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Well, it does strike me we all don pen names just to be the authors of our own posts here.

Though it had never occurred to me that pixies fart - or that their flatulence may be linked to the glimmerings of the moon...

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    • Ellinas
      As I have said before, I knew on another forum, and maintain an occasional contact with even now, a person who was known to see himself as a Christian witch.  Pagan?  Well he was on a pagan forum and fitted in very well, and his concept of deity was not such as would be safely mentioned in many a Christian gathering.   Us lot, learned?  More like Moonsmith's favoured image of the "old farts" on a park bench.  If the concepts have no use to you, I'd leave them be - otherwise you are in danger of joining the realm of "Old Fartdom"
    • Moonsmith
      Up to you Nettle but I wouldn’t bother if I were in your place.  I think that your approach to your beliefs is where it needs to be right now.  This thread will move on and fade away.  I’ve done research because I give talks on belief and need to know from which end of my food tube I’m talking.  There are always Pagans in the audience who know their stuff.     What we believe is what we really believe - that might be as good a definition of Paganism as any.  There is no “truth” except our own.  Share what you will but never let it be a chore. I’m here in the Valley coz it’s fun😄
    • Nettle
      I am not as learned as most here when it comes to paganism and even religion.    Hence why I do not usually get involved in such discussions. It’s not that I don’t see value in someone analysing their belief system and tagging the most appropriate label. It’s just for me it’s not that important.    I don’t know what I am, and to be honest I am not really concerned. Yeah it assists in communication but it is not that important to me.    At one time I know I understood the meanings of polytheism/monotheism/atheism etc but I have forgotten what they mean. They have not stuck. And as such they are not required for me to engage with my path.   Lol I am getting older now and so find I have to purge information to allow for more information to be stored! Basically I empty my cup, keep what is useful to me and discard (“forget”) the rest.   However I will endeavour to reacquaint myself with such concepts as they seem to be important to other members here and so may be worth more investigating and gaining different perspective.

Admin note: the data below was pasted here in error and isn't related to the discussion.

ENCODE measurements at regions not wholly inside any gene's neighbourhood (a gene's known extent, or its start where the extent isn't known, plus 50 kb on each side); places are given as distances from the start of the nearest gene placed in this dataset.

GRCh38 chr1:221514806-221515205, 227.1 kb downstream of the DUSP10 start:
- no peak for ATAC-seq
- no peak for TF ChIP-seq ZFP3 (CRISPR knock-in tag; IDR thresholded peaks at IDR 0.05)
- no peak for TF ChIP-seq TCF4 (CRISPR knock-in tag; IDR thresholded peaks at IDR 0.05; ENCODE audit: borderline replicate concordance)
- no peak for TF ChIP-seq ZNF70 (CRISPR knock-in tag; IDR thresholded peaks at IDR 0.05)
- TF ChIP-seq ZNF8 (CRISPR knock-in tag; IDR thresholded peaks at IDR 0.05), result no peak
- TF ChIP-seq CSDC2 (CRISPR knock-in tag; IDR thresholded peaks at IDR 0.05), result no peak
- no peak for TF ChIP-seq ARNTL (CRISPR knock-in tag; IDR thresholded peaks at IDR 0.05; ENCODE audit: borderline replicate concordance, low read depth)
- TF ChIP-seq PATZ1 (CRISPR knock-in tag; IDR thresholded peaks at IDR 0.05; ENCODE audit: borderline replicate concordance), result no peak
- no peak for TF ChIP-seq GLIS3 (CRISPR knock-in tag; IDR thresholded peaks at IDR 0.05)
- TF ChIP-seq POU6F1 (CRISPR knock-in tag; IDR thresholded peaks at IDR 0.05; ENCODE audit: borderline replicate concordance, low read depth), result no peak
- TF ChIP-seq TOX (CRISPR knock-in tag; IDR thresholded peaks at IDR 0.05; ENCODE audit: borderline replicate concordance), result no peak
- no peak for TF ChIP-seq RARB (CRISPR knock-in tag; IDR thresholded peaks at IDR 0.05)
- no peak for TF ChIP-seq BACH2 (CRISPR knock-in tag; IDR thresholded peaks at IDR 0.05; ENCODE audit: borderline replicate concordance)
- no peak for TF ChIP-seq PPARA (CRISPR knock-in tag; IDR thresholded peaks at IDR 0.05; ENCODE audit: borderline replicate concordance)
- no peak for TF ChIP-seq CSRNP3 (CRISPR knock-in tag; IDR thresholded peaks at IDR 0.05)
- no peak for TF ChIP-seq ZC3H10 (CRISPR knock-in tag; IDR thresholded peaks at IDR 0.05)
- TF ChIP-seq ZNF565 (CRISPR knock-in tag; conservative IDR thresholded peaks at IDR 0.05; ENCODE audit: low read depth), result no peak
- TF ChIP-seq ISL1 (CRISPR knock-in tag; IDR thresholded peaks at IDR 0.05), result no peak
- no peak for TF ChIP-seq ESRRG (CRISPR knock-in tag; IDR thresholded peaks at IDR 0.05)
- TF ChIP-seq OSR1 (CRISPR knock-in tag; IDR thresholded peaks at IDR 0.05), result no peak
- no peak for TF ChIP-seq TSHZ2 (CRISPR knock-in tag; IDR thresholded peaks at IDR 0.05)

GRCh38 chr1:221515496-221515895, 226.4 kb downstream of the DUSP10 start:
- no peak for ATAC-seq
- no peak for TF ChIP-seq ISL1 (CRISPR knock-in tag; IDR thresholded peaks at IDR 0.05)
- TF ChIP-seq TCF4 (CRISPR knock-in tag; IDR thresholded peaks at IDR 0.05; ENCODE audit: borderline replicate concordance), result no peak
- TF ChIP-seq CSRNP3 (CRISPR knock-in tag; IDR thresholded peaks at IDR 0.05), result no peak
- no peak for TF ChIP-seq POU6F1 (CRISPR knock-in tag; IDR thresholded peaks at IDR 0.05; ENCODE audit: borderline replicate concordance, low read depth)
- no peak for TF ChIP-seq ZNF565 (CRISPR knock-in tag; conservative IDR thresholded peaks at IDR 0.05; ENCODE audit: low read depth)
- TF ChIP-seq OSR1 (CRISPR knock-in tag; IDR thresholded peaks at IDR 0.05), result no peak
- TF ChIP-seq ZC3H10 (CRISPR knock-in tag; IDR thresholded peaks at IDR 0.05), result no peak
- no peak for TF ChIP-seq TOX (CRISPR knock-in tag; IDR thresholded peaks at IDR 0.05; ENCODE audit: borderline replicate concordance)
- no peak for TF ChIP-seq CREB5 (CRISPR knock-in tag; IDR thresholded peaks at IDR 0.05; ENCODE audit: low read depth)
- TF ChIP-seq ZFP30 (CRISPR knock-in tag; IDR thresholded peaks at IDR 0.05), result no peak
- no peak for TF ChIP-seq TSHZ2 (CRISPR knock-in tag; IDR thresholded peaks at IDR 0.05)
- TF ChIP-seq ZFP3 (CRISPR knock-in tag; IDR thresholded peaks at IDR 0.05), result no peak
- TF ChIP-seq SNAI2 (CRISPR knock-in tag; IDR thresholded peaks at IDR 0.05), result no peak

• Moonsmith
      I agree SH!  Some Irish, Polish and Hispanic versions of Catholicism (Inc. some of their priests) are very like Polytheistic Paganism.  Once Catholicism meets Voodun you’d be hard put to create a definition that divided the practice Catholicism from Paganism.  That said, the Christians in question would object to being called Pagan as I suspect a Voodunista might object to being called Christian but I don’t know that.  I’d keep definitions of religion well away from definitions of Paganism.  I certainly don’t have a religion and I’m Pagan.  The original use of the word Pagani - (those who lived out on the pagus; outside of citified civilisation = rustic) - distinguished between formal Roman polytheists who would be offended at being referred to as Pagani and the rustics who wouldn’t. I wonder if you can be Pagan and not know it?  Is it behaviour related rather than belief based?
    • Stonehugger
      Is it that kind of word though? Where would one find an authority about what it was formally meant to comprise? A dictionary will say how the word is used in practice, so that's not prescriptive enough. An act of parliament? A contract? Speaking in my capacity as humpty dumpty, I could use it to mean something that's not like Christianity, Judaism, Islam etc. It's a statement of difference but also perhaps of exclusion. I've never been a Roman Catholic but I imagine their attitude to the Virgin Mary could be a bit borderline-pagan sometimes, so I could therefore imagine a vicar advising someone that their understanding is "a bit too pagan for comfort."